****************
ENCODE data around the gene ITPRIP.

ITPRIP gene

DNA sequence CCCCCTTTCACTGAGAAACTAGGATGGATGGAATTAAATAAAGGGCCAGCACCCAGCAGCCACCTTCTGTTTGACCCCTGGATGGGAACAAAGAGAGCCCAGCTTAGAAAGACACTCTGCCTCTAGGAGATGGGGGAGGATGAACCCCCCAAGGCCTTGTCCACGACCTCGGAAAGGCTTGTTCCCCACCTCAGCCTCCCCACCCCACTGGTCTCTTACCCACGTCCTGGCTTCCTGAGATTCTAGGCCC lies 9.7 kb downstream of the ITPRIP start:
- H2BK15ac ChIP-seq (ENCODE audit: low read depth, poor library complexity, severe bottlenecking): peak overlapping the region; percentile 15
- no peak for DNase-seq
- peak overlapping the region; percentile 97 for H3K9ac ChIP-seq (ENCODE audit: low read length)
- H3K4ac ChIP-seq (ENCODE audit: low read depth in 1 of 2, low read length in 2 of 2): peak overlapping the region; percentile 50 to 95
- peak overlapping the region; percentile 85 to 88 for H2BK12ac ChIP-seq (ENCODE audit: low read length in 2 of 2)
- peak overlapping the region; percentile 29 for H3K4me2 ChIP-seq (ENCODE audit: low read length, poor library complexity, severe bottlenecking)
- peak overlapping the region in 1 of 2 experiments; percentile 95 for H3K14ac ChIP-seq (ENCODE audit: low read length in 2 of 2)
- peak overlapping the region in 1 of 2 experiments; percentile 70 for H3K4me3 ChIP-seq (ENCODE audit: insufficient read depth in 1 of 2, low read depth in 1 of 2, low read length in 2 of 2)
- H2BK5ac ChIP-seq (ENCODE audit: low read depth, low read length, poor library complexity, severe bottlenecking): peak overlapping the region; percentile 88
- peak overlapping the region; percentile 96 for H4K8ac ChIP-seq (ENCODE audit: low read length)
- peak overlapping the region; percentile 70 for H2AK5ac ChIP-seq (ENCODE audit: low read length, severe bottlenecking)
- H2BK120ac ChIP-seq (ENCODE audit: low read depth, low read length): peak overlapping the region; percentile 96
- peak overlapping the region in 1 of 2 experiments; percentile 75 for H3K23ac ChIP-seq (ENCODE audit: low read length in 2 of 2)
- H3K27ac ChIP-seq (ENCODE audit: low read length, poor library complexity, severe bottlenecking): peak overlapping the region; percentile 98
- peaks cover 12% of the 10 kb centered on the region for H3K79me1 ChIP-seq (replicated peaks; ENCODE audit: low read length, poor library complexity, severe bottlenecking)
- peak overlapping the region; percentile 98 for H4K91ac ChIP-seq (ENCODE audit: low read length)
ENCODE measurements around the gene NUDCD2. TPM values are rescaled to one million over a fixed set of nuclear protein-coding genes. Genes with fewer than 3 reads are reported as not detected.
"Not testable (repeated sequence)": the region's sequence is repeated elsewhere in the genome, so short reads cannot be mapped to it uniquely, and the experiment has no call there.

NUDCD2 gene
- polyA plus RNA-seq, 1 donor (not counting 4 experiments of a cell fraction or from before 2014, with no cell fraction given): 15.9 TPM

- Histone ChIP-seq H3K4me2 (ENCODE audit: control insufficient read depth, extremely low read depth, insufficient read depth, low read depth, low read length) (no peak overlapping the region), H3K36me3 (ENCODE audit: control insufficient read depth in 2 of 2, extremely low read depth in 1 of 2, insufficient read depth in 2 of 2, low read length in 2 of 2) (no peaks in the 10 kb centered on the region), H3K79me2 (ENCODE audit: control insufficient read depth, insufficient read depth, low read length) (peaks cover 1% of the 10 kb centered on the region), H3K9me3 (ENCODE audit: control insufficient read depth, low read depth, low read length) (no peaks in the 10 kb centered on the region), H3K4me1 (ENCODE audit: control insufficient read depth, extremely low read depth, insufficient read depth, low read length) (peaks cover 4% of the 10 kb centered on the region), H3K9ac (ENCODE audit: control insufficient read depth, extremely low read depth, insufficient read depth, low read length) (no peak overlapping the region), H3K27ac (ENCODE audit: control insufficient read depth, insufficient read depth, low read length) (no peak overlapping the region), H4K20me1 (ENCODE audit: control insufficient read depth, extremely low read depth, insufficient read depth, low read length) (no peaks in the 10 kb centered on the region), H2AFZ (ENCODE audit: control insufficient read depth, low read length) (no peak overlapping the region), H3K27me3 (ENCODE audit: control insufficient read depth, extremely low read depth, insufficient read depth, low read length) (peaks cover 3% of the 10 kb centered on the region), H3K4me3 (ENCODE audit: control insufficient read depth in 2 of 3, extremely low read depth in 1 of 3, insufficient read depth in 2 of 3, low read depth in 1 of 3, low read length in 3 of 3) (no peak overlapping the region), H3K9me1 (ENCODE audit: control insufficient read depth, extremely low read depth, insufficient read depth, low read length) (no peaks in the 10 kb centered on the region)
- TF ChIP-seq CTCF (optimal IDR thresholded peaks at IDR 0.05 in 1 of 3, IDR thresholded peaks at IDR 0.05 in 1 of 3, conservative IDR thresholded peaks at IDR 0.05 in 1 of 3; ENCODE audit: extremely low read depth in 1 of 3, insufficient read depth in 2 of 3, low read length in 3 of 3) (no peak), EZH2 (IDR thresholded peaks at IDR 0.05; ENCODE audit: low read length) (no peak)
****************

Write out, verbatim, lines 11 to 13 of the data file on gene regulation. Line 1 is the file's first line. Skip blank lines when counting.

- peak overlapping the region in 1 of 2 experiments; percentile 70 for H3K4me3 ChIP-seq (ENCODE audit: insufficient read depth in 1 of 2, low read depth in 1 of 2, low read length in 2 of 2)
- H2BK5ac ChIP-seq (ENCODE audit: low read depth, low read length, poor library complexity, severe bottlenecking): peak overlapping the region; percentile 88
- peak overlapping the region; percentile 96 for H4K8ac ChIP-seq (ENCODE audit: low read length)